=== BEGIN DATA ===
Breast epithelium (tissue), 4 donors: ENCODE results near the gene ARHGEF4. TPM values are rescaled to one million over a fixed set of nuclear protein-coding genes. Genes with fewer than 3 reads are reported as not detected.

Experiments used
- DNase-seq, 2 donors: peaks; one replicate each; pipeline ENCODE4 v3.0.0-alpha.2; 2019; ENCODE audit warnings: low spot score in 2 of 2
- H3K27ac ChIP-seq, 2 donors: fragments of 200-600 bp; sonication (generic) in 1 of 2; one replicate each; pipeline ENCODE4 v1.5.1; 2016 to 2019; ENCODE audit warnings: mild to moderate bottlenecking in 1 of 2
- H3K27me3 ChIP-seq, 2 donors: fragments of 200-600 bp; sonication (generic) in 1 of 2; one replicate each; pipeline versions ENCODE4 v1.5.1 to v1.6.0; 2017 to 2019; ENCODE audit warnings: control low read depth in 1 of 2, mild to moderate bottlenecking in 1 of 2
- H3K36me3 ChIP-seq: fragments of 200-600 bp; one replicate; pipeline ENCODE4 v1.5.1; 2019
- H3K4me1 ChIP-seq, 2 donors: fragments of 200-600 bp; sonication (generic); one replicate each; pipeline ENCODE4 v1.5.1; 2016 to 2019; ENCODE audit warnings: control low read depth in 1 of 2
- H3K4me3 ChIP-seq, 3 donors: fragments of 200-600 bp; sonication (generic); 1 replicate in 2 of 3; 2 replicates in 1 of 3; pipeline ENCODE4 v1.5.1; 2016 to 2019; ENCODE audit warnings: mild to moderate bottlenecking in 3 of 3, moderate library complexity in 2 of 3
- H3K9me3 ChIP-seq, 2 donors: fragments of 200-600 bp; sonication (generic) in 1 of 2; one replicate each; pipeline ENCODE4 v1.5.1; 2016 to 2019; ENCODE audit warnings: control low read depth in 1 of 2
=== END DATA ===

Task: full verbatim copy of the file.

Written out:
Breast epithelium (tissue), 4 donors: ENCODE results near the gene ARHGEF4. TPM values are rescaled to one million over a fixed set of nuclear protein-coding genes. Genes with fewer than 3 reads are reported as not detected.

Experiments used
- DNase-seq, 2 donors: peaks; one replicate each; pipeline ENCODE4 v3.0.0-alpha.2; 2019; ENCODE audit warnings: low spot score in 2 of 2
- H3K27ac ChIP-seq, 2 donors: fragments of 200-600 bp; sonication (generic) in 1 of 2; one replicate each; pipeline ENCODE4 v1.5.1; 2016 to 2019; ENCODE audit warnings: mild to moderate bottlenecking in 1 of 2
- H3K27me3 ChIP-seq, 2 donors: fragments of 200-600 bp; sonication (generic) in 1 of 2; one replicate each; pipeline versions ENCODE4 v1.5.1 to v1.6.0; 2017 to 2019; ENCODE audit warnings: control low read depth in 1 of 2, mild to moderate bottlenecking in 1 of 2
- H3K36me3 ChIP-seq: fragments of 200-600 bp; one replicate; pipeline ENCODE4 v1.5.1; 2019
- H3K4me1 ChIP-seq, 2 donors: fragments of 200-600 bp; sonication (generic); one replicate each; pipeline ENCODE4 v1.5.1; 2016 to 2019; ENCODE audit warnings: control low read depth in 1 of 2
- H3K4me3 ChIP-seq, 3 donors: fragments of 200-600 bp; sonication (generic); 1 replicate in 2 of 3; 2 replicates in 1 of 3; pipeline ENCODE4 v1.5.1; 2016 to 2019; ENCODE audit warnings: mild to moderate bottlenecking in 3 of 3, moderate library complexity in 2 of 3
- H3K9me3 ChIP-seq, 2 donors: fragments of 200-600 bp; sonication (generic) in 1 of 2; one replicate each; pipeline ENCODE4 v1.5.1; 2016 to 2019; ENCODE audit warnings: control low read depth in 1 of 2